UNITED STATES DISTRICT COURT EASTERN DISTRICT OF NEW YORK
September 21, 2007
LUZ VOLPE, PLAINTIFF,
CITY OF NEW YORK, ET AL., DEFENDANTS.
ANTHONY REY VALENTIN, PLAINTIFF,
CITY OF NEW YORK, ET AL., DEFENDANTS.
The opinion of the court was delivered by: James Orenstein, Magistrate Judge
In each of the captioned actions, an attorney in the office of the Corporation Counsel of the City of New York ("City") who has already appeared on behalf of the City now asks me, on behalf of individual named defendants the attorney does not represent, to extend the time in which the unrepresented parties may answer the complaint. I have repeatedly explained to the attorneys in that office that such requests are improper, and that the attorneys who make them lack the standing to do so. See, e.g., Sanchez v. City of New York, docket no. 07-CV-1771 (ENV) (E.D.N.Y. Aug. 21, 2007); Hosey v. City of New York, docket no. 06-CV-5579 (JBW) (E.D.N.Y. Dec. 11, 2006). I have even denied such relief in one of the instant cases, although the attorney who now asks again fails to acknowledge that fact. See Volpe, Electronic Order dated March 6, 2007 (denying application for extension of time to answer "without prejudice as to the individually named defendants, whom the movant does not represent").
The Corporation Counsel has many attorneys who appear in this court, and despite their obvious incentive to keep each other apprised of court practices, I am cognizant that each such attorney cannot be expected to know all of the idiosyncracies of each judge before whom he or she appears. But the issues raised by requests for relief on behalf of parties whom the attorneys do not represent are not mere idiosyncracies; they involve serious questions of ethics, substantive liability, and compliance with the Federal Rules of Civil Procedure. See Fed. R. Civ. P. 11(a) (requiring that every "written motion, and other paper shall be signed by at least one attorney of record ... or, if the party is not represented by an attorney, shall be signed by the party").*fn1 In the context of the cases in which these particular applications are made, they also create real -- and patently unnecessary -- risks for individual police officers and other public employees in whose interests the attorneys purport to act. See Sanchez, Memorandum and Order dated Aug. 21, 2007, at 2; Hosey, Memorandum and Order dated Dec. 11, 2006, at 3-5.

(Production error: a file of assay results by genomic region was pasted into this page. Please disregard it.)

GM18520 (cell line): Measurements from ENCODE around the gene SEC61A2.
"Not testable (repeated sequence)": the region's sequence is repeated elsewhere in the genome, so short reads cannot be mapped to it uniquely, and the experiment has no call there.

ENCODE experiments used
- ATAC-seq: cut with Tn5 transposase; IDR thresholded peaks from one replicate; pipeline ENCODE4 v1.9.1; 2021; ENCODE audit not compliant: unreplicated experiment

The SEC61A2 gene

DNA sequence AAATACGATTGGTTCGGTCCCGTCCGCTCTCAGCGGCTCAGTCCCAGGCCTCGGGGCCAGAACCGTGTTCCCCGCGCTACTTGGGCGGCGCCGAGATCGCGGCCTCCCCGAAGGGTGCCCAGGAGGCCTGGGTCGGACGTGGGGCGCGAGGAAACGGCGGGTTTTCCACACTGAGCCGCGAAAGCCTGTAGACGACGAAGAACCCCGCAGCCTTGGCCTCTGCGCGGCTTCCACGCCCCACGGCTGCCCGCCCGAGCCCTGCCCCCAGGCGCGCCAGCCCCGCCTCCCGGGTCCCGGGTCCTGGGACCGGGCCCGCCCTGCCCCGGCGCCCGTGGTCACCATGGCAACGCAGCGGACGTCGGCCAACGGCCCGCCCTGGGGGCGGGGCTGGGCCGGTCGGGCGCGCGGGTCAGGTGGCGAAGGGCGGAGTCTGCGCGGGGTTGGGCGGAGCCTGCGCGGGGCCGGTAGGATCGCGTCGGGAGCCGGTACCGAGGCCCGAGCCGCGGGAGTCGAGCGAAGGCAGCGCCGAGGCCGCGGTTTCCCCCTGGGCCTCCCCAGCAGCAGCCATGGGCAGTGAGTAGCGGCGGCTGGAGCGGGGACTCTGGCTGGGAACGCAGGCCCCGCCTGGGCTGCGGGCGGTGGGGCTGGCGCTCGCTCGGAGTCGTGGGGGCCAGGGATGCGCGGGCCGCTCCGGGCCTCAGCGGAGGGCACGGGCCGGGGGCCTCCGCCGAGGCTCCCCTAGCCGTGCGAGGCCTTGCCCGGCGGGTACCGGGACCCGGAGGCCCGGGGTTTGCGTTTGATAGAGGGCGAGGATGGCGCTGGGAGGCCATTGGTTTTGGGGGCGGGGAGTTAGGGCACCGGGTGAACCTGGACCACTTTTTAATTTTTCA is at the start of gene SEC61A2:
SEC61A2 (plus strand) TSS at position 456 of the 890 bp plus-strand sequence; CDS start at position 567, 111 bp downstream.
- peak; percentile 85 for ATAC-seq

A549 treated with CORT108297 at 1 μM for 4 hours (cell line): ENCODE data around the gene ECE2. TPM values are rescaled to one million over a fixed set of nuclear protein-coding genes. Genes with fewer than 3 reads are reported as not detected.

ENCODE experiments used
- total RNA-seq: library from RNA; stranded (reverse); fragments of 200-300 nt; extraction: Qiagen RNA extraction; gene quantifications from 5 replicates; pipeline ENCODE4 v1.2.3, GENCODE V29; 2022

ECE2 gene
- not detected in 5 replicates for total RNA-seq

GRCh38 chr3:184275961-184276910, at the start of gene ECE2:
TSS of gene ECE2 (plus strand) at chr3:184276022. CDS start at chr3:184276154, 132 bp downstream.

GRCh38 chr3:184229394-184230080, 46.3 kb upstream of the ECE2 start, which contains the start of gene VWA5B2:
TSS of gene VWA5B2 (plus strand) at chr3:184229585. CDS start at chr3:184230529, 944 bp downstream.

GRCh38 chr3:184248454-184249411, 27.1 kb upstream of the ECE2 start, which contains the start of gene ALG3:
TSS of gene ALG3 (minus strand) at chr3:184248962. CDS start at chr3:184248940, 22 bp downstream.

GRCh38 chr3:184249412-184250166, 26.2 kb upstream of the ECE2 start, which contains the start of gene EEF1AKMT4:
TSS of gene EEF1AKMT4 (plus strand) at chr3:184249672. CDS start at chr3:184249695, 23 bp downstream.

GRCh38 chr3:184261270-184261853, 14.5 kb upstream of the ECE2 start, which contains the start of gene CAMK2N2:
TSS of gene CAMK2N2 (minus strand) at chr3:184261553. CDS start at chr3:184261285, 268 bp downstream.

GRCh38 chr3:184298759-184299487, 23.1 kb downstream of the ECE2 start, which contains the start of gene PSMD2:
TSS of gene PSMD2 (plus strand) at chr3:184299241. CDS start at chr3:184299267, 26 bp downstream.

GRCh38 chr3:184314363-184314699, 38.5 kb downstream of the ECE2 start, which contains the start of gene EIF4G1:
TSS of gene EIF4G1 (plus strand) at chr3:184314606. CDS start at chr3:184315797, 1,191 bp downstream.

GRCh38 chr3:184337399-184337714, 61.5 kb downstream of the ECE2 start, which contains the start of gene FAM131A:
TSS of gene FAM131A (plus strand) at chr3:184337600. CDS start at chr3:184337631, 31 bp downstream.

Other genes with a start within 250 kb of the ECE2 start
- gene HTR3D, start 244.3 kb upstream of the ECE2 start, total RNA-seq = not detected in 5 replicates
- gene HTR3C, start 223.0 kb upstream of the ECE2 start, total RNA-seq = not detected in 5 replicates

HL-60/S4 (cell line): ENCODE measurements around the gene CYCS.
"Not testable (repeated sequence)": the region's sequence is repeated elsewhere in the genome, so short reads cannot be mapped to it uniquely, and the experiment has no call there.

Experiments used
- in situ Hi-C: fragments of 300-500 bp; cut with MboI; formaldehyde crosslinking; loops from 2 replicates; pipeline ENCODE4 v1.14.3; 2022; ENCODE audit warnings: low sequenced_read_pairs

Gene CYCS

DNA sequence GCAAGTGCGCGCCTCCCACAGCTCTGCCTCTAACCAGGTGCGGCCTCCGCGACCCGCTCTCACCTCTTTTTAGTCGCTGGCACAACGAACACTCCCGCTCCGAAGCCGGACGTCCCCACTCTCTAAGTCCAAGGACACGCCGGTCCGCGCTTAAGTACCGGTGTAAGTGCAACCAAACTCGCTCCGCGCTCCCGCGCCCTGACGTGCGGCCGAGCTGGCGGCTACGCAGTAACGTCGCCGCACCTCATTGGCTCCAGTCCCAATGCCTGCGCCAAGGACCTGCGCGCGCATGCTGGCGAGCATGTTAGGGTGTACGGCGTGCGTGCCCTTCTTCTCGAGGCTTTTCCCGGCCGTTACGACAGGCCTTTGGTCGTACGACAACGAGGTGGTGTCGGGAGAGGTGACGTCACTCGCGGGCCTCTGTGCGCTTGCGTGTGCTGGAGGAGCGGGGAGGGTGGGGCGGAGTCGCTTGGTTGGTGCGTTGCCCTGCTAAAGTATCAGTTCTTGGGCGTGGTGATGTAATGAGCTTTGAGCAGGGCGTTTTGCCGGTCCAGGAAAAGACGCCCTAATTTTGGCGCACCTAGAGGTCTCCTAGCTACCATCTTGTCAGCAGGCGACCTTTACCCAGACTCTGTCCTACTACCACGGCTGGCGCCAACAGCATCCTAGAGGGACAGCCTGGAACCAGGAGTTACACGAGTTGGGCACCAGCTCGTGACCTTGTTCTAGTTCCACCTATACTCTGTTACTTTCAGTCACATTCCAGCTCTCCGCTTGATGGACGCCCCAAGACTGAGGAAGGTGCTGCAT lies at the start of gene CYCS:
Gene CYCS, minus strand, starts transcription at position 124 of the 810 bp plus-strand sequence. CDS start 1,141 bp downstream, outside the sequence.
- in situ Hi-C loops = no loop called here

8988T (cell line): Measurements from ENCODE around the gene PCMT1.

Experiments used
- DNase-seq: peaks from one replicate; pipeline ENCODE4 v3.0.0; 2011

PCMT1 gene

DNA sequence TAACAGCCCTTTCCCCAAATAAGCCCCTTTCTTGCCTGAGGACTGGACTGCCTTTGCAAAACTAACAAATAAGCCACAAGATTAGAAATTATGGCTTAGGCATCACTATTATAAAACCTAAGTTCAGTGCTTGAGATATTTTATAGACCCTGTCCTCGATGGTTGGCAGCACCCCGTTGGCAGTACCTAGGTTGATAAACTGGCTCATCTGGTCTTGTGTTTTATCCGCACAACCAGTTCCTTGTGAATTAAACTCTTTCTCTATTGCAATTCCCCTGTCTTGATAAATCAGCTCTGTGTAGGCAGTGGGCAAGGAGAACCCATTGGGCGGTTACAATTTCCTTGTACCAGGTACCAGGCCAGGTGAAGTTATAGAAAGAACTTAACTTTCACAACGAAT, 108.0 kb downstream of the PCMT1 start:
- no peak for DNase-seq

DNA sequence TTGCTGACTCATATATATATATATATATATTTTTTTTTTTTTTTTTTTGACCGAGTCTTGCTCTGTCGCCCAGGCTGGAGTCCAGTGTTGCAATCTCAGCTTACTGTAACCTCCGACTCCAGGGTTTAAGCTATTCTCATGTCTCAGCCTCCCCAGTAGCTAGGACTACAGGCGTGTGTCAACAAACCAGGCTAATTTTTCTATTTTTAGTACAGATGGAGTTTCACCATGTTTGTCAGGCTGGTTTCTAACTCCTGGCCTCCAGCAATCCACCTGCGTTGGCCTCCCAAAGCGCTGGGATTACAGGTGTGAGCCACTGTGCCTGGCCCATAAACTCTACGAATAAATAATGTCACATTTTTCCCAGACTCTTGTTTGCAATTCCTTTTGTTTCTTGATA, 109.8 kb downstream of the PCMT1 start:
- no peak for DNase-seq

I have denied similar requests for relief many times; the City has never sought review of any of those decisions pursuant to Federal Rule of Civil Procedure 72(a). The City having failed to seek such review despite ample opportunity, I cannot ascribe the current applications by its attorneys to a simple disagreement with my view of the applicable law. Accordingly, giving the members of the Corporation Counsel's office the benefit of the doubt, I reject (at least for now) the proposition that they are wilfully ignoring my rulings. Instead, I assume that the attorneys who make the instant applications have done so for good cause and with the concurrence of their supervisors.
I will permit the City's counsel to explain the circumstances establishing such good cause for deviating from the legal principles reflected in my repeated prior rulings at a conference before me on October 5, 2007 at 2:00 p.m. I invite a single supervisory attorney in the Corporation Counsel's Special Federal Litigation Division who is fully familiar with the circumstances of these cases to represent the City at that conference in lieu of the two individual attorneys whose requests on behalf of parties they do not represent are now before me.
For the reasons set forth above, I will consider the pending applications to extend the time for certain defendants to respond to the complaint at a conference before me on October 5, 2007 at 2:00 p.m., at which I invite the attendance and participation of a supervisory attorney in the Special Federal Litigation Division of the office of the Corporation Counsel.
JAMES ORENSTEIN U.S. Magistrate Judge